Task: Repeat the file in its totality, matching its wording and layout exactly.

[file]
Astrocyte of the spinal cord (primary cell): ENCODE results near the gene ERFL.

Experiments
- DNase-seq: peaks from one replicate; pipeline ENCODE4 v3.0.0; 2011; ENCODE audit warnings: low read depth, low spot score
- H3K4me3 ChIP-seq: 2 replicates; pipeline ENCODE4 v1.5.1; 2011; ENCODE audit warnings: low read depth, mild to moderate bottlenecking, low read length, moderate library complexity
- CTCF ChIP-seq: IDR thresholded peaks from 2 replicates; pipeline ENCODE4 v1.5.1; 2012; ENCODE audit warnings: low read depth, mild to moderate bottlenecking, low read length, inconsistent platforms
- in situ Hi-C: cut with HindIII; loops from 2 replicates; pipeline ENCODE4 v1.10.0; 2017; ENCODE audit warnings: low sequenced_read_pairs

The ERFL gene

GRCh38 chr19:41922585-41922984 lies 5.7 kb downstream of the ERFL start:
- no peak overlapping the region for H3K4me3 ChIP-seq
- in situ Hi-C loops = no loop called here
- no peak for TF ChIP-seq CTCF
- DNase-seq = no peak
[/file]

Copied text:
Astrocyte of the spinal cord (primary cell): ENCODE results near the gene ERFL.

Experiments
- DNase-seq: peaks from one replicate; pipeline ENCODE4 v3.0.0; 2011; ENCODE audit warnings: low read depth, low spot score
- H3K4me3 ChIP-seq: 2 replicates; pipeline ENCODE4 v1.5.1; 2011; ENCODE audit warnings: low read depth, mild to moderate bottlenecking, low read length, moderate library complexity
- CTCF ChIP-seq: IDR thresholded peaks from 2 replicates; pipeline ENCODE4 v1.5.1; 2012; ENCODE audit warnings: low read depth, mild to moderate bottlenecking, low read length, inconsistent platforms
- in situ Hi-C: cut with HindIII; loops from 2 replicates; pipeline ENCODE4 v1.10.0; 2017; ENCODE audit warnings: low sequenced_read_pairs

The ERFL gene

GRCh38 chr19:41922585-41922984 lies 5.7 kb downstream of the ERFL start:
- no peak overlapping the region for H3K4me3 ChIP-seq
- in situ Hi-C loops = no loop called here
- no peak for TF ChIP-seq CTCF
- DNase-seq = no peak